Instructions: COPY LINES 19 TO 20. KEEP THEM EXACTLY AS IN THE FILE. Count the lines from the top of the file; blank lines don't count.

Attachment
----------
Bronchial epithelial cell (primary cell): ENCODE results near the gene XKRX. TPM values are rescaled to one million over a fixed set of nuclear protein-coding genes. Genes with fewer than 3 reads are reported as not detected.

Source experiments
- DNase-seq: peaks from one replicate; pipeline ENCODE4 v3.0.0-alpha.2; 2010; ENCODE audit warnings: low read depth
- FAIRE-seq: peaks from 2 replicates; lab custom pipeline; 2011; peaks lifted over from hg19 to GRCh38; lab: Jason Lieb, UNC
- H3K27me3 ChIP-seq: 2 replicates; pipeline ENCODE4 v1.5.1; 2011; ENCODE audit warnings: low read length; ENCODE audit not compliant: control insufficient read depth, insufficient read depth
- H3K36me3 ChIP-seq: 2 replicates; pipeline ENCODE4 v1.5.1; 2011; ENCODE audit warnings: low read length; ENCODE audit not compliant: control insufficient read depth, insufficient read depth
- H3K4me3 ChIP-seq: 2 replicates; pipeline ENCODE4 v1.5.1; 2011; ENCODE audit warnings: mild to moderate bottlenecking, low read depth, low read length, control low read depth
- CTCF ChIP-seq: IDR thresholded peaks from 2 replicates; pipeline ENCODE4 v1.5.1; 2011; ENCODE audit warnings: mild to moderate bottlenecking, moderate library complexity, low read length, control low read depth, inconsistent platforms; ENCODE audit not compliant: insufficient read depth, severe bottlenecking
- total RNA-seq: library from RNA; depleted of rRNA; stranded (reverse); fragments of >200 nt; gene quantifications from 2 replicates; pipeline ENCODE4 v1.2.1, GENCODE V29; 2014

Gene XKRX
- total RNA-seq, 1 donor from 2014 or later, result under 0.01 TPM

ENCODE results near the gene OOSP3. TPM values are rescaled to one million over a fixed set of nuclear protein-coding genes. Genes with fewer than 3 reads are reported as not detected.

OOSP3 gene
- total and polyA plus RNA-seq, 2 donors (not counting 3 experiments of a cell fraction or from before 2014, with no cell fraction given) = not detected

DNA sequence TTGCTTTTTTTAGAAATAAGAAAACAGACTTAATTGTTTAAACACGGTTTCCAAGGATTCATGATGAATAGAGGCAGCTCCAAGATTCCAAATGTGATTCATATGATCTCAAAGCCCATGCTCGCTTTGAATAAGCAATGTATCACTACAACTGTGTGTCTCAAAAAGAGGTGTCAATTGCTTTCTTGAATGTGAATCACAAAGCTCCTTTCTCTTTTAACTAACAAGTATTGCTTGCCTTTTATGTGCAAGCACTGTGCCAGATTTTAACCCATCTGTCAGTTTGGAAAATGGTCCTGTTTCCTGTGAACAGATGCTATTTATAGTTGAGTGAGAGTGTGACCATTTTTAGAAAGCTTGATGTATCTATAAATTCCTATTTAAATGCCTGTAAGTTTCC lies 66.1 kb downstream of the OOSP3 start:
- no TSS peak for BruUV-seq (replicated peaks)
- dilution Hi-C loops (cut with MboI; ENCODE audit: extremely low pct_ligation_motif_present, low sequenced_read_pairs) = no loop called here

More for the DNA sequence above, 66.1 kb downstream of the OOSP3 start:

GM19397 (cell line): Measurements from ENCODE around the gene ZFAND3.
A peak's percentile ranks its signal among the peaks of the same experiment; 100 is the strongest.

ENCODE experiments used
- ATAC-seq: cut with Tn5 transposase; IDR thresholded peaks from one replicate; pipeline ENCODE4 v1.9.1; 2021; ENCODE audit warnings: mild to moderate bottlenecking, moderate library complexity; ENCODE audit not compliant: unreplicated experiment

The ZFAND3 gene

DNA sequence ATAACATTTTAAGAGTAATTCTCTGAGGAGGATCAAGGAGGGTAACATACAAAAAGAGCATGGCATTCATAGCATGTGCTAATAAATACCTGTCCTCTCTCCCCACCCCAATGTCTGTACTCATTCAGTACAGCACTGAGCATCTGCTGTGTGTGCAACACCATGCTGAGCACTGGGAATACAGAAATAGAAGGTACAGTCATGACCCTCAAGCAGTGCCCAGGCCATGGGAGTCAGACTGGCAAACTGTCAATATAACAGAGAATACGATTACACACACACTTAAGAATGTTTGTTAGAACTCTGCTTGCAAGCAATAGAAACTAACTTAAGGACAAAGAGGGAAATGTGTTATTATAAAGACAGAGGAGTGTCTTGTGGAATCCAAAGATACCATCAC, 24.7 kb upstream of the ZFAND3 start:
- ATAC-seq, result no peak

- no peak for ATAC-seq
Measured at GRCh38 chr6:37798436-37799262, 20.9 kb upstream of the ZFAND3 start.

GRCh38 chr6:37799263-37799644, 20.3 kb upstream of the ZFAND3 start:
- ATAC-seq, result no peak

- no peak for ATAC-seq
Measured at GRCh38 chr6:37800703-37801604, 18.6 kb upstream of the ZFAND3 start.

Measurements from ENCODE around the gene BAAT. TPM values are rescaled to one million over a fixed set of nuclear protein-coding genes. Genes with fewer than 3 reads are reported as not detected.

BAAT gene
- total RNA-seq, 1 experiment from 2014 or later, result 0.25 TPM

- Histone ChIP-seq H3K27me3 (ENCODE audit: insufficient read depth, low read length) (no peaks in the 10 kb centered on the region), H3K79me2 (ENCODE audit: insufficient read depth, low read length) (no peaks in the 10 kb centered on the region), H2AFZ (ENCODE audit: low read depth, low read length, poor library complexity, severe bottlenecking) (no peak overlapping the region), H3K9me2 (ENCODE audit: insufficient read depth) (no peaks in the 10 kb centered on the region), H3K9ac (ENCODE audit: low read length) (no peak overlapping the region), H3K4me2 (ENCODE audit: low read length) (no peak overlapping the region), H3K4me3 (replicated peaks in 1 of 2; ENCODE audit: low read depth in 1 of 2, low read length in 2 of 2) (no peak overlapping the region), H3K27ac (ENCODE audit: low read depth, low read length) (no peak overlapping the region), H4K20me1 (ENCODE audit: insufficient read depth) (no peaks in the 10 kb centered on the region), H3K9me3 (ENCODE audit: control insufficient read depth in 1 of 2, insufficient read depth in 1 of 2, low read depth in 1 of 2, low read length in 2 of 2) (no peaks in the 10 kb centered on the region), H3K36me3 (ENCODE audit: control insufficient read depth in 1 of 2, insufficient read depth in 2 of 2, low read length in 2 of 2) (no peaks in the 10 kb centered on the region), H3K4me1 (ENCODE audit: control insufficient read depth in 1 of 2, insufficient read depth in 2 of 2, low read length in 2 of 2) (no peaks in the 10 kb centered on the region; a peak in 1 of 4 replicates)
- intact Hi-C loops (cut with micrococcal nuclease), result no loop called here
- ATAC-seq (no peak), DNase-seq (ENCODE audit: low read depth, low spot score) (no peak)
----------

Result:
GM19397 (cell line): Measurements from ENCODE around the gene ZFAND3.
A peak's percentile ranks its signal among the peaks of the same experiment; 100 is the strongest.